Matthew 17:15 Parallel Verses [⇓ See commentary ⇓]

Matthew 17:15, NIV: "Lord, have mercy on my son,' he said. 'He has seizures and is suffering greatly. He often falls into the fire or into the water."

Matthew 17:15, ESV: "said, “Lord, have mercy on my son, for he has seizures and he suffers terribly. For often he falls into the fire, and often into the water."

Matthew 17:15, KJV: "Lord, have mercy on my son: for he is lunatick, and sore vexed: for ofttimes he falleth into the fire, and oft into the water."

Matthew 17:15, NASB: "'Lord, have mercy on my son, for he is a lunatic and is very ill; for he often falls into the fire and often into the water."

Matthew 17:15, NLT: "'Lord, have mercy on my son. He has seizures and suffers terribly. He often falls into the fire or into the water."

Matthew 17:15, CSB: ""Lord," he said, "have mercy on my son, because he has seizures and suffers terribly. He often falls into the fire and often into the water."

What does Matthew 17:15 mean? [⇑ See verse text ⇑]

Three of the disciples have returned, with Jesus, from His "transfiguration" on top of a nearby mountain (Matthew 17:1–13). Christ approaches the other nine disciples to find them in an argument with some Jewish scribes. In Mark's account (Mark 9:14–29) this father approaches after Jesus asks what they are arguing about. The man pleads on behalf of his son who suffers from seizures which often cause him to fall into fire or water. Mark and Luke are more direct in ascribing these symptoms to a demon: "…a spirit that makes him mute…throws him down, and he foams and grinds his teeth and becomes rigid" (Mark 9:17–18). And "it convulses him so that he foams at the mouth, and shatters him, and will hardly leave him" (Luke 9:39). Many commentators have described these symptoms as a form of epilepsy brought on by the evil spirit. The detail included here by Matthew strongly implies this is not "just" epilepsy. As the father notes, it so often happens in especially dangerous moments. This fits with the self-destructive nature of demon oppression.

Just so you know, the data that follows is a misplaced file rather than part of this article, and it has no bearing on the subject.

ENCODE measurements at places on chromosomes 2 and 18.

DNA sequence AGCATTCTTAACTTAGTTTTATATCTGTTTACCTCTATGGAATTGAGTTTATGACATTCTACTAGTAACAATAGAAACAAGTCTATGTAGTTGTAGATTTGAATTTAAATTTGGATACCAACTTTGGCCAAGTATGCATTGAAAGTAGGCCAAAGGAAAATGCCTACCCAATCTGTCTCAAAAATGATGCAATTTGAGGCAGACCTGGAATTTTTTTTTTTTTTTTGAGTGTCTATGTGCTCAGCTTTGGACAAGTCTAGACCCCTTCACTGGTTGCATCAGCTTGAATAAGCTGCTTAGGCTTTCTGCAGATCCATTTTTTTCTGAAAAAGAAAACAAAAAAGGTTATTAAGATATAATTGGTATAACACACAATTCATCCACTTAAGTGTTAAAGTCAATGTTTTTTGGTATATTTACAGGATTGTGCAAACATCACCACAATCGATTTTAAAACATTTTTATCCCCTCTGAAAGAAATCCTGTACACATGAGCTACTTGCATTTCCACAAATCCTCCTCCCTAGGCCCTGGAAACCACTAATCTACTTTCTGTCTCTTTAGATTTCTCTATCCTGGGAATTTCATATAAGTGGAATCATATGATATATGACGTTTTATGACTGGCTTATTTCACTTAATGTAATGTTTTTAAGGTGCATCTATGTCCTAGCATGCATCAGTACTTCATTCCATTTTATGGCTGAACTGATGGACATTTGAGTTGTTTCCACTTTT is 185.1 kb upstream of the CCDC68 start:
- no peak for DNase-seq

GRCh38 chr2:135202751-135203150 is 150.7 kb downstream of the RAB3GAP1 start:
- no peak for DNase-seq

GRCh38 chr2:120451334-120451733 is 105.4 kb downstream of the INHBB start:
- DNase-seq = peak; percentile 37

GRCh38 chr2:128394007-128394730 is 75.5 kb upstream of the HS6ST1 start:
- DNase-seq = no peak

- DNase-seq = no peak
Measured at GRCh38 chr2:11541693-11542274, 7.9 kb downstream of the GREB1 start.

While Jesus was gone, this man brought his son to Jesus' nine remaining disciples. The source of the argument with the scribes seems to be their inability to cast the demon out of the boy. Jesus will explain why they were unsuccessful.